As a business owner, you surely would want operations to become more efficient. Numbers will identify the equilibrium point whereby additional input would lead to diminishing output.
If you want to run a profitable restaurant business, you would want to know the pricing points so you can maintain attractive margins without compromising quality. The estimated retail price will then guide your marketing strategy.
Profitability involves revenues and expenses. Keep track of both. In business, strategy follows numbers not the other way around.
5. Avoid the Credit Trap
One of the primary reasons I lost millions was because I got mired in so much debt.
From 2010 to 2012 we continued to support a campaign that was losing money. It drained me financially that even my personal savings were affected.
I used credit to keep us going. In addition to cards, I had a housing loan to attend to. More money was coming out that there was coming in. Eventually, it caught up, and I was bankrupt.
Here are some tips I can give you regarding the use of credit:
- Do not borrow if the cost of amortization is more than 25% of your monthly income.
- Don’t use credit if you can cash it out.
- Pay off your credit right away; the interest will kill you.
- Don’t use credit to fund your business. Instead get into payment terms based on conservative cash flow projections or barter if the supplier is willing.
- Get partners or investors onboard.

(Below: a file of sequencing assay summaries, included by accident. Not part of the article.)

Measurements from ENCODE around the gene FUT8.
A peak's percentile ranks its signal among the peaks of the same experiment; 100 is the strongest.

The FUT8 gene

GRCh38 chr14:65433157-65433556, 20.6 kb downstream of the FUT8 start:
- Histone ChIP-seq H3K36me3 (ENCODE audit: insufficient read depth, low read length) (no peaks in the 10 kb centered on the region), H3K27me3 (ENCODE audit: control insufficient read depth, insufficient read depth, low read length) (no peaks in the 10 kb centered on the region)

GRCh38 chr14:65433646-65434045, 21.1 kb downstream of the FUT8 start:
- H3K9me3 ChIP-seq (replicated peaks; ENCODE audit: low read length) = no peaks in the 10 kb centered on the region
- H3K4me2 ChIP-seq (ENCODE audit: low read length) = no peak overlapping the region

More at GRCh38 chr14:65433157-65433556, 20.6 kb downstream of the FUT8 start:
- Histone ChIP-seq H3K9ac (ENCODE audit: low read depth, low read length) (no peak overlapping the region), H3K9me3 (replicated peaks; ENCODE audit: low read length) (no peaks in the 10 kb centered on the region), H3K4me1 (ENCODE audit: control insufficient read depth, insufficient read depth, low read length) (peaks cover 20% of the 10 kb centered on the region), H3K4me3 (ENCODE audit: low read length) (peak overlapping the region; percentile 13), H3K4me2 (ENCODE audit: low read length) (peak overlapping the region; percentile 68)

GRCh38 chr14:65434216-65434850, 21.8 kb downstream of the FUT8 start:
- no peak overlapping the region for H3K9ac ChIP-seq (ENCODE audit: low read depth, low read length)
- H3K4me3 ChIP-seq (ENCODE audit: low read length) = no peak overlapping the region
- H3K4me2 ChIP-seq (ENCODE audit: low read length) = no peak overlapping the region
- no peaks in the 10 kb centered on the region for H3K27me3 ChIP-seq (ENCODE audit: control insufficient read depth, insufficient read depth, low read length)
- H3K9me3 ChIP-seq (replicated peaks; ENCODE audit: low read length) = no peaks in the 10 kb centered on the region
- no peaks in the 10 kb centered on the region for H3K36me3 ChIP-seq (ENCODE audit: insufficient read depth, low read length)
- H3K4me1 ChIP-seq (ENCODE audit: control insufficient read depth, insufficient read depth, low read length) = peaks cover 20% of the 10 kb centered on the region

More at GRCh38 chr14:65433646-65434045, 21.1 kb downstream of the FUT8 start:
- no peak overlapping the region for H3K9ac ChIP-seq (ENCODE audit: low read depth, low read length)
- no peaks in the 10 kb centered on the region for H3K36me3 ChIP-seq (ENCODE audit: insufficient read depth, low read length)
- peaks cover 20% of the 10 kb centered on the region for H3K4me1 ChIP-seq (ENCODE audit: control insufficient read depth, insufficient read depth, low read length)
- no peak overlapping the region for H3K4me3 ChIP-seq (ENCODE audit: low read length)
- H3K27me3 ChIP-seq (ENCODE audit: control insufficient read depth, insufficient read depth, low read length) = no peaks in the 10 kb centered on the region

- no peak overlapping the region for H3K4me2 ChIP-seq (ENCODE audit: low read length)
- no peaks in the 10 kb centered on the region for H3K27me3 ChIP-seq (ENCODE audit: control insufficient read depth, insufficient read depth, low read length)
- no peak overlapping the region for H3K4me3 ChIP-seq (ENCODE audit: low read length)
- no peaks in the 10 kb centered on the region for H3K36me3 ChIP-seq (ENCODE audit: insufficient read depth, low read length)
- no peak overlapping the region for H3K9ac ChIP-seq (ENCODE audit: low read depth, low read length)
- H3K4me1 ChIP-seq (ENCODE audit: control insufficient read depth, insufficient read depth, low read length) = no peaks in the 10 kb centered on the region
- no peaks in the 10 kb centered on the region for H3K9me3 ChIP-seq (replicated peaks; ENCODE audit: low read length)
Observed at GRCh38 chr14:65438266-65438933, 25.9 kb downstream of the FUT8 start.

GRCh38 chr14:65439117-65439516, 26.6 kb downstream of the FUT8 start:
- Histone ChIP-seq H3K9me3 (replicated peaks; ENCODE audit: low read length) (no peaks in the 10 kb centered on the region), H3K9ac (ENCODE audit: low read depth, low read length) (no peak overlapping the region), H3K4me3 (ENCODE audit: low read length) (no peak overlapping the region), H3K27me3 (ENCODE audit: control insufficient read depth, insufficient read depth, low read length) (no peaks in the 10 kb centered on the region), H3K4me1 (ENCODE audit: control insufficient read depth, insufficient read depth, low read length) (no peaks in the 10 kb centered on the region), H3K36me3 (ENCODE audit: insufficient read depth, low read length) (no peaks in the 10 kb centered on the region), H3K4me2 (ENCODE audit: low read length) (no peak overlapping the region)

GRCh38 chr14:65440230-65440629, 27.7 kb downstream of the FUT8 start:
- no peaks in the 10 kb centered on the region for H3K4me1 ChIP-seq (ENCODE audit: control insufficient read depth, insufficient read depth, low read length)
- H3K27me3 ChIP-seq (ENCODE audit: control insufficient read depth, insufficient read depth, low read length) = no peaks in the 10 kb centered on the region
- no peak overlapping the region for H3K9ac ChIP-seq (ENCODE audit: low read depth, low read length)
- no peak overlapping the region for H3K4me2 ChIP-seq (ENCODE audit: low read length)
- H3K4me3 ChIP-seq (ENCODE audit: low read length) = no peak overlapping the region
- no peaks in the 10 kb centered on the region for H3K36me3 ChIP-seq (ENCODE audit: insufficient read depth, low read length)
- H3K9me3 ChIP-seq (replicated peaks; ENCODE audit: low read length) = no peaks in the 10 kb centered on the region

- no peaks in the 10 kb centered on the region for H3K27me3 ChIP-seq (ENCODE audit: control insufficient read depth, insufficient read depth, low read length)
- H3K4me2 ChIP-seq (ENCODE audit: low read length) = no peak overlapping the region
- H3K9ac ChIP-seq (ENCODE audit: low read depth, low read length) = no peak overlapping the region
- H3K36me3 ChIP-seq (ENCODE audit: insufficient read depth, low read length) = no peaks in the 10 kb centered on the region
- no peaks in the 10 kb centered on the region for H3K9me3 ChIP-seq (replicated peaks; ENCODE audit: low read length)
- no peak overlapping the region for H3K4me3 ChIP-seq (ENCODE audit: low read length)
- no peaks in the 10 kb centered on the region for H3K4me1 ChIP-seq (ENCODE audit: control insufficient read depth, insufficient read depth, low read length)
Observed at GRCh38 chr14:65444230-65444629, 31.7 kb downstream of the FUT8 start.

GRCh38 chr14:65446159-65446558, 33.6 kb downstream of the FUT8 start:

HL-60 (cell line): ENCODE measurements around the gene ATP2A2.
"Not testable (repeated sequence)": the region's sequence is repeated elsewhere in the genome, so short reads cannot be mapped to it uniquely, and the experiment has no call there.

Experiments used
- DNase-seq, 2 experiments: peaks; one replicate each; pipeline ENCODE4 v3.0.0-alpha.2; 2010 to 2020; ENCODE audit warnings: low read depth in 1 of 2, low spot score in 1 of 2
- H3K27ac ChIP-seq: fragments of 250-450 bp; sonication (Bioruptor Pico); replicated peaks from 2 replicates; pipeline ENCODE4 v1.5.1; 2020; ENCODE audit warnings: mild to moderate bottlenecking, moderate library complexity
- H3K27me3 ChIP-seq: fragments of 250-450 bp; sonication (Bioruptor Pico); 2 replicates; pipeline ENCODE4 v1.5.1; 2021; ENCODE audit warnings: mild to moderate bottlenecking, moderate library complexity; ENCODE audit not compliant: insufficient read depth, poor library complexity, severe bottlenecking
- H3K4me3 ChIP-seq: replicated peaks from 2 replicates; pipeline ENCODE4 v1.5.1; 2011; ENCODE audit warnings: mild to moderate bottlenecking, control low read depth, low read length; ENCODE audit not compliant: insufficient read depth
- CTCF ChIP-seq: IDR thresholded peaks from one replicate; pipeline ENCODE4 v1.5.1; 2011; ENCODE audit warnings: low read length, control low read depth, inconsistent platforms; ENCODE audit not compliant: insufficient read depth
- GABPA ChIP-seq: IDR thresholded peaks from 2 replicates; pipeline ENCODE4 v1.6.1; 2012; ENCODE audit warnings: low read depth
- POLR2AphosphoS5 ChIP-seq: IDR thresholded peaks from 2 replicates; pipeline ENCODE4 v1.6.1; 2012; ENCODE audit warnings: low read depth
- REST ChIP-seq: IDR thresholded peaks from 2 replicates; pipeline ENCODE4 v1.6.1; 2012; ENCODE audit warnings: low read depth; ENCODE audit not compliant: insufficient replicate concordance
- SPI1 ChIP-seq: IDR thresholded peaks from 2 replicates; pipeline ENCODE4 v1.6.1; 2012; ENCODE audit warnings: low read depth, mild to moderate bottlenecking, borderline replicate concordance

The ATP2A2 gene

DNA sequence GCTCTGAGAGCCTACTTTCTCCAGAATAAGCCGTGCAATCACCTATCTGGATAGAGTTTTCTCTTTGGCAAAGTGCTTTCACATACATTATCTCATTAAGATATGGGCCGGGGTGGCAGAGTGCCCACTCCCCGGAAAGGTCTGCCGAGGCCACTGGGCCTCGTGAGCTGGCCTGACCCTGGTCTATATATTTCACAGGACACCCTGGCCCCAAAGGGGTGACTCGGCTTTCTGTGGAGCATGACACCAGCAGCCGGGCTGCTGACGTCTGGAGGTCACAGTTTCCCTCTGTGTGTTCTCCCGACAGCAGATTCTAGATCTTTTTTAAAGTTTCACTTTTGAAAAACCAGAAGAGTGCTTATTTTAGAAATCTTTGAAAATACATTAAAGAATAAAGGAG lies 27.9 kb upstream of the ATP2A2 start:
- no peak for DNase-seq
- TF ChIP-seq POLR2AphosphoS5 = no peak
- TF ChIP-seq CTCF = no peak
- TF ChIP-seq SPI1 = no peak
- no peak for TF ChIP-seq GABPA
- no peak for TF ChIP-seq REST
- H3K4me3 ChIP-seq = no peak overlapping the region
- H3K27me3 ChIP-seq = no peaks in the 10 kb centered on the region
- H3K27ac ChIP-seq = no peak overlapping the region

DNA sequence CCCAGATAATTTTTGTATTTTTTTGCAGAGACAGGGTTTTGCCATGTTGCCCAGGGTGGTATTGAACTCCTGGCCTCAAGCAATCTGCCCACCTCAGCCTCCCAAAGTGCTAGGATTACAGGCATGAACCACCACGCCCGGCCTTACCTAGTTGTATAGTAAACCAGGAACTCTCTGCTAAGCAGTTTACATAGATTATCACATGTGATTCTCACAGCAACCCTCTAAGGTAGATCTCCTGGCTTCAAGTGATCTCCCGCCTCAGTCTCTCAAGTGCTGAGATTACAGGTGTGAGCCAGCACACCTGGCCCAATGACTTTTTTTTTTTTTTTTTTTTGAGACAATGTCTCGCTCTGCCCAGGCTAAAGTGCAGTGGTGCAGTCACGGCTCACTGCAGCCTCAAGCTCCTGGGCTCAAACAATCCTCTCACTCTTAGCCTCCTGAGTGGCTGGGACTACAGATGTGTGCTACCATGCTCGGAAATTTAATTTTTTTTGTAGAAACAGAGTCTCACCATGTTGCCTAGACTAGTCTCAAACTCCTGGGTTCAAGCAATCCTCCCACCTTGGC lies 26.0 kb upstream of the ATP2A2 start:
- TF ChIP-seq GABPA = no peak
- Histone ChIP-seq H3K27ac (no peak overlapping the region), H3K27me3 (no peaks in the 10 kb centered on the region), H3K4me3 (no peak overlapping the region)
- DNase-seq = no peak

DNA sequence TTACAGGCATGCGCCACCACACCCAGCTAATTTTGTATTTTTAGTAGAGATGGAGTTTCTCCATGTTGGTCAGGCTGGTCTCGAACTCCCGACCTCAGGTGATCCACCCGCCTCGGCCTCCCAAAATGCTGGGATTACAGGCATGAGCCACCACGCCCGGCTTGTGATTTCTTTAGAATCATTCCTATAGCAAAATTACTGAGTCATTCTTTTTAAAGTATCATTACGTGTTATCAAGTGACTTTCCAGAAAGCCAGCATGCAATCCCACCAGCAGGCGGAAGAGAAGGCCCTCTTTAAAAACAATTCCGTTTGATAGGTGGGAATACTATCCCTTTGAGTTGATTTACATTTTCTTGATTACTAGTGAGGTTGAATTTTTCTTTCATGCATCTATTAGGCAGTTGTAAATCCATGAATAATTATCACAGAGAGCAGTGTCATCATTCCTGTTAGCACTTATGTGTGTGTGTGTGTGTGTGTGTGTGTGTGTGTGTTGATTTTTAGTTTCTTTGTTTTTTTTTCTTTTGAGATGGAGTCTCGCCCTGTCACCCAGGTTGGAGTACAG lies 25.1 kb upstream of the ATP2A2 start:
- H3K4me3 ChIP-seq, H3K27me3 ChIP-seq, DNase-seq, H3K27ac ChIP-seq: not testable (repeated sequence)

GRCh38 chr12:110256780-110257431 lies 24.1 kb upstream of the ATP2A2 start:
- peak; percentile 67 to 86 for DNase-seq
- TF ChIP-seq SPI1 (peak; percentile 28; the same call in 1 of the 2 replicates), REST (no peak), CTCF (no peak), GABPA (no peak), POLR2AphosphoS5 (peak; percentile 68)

Having credit history is good because it shows your ability to pay off debt. But it can be your worst nightmare if you allow it to spiral out of control.
6. Forget Get-Rich-Quick Schemes
The adage “if it sounds too good to be true, it probably is” applies in business.
The world is not an evil place, but there are those who plan to capitalize on your misfortunes. These are the scammers who unscrupulously cheat people of their hard-earned money.
You see them on the news; promising millions of pesos in returns for a small investment. Some sell their homes, their farms, their tuition and everything else; blinded by the lure of easy money.
In the end, they become another statistic; victims of scammers.
I’ve been offered multi-million peso contracts supposedly for BPO services. But when I dig deeper into their business plan, all I saw were potential red flags.
There was an offer from a foreign company to manage their back office operations. But when I did a Google check, the principal had many cases of fraud to his name!
Without hesitation, I declined the offer. Perhaps sensing that I had uncovered the principal’s dark secret, the representative tried to explain the issues were already resolved. They even offered to provide certification.
Why were they insistent on getting my company as the service provider? It was obvious they were desperate and could not get other centers to bite their offer.
No amount of money; even if it’s in the eight figures should be worth your integrity and honor! I would rather be a pauper than become a wealthy man who made his riches to the detriment of others.
While I’m at it, forget about playing lotto or sweepstakes tickets! Those are games of chance; nothing but gambling. The only good reason for playing lotto is that it helps fund charity programs.
Forget get-rich schemes. You don’t become a millionaire without working for it.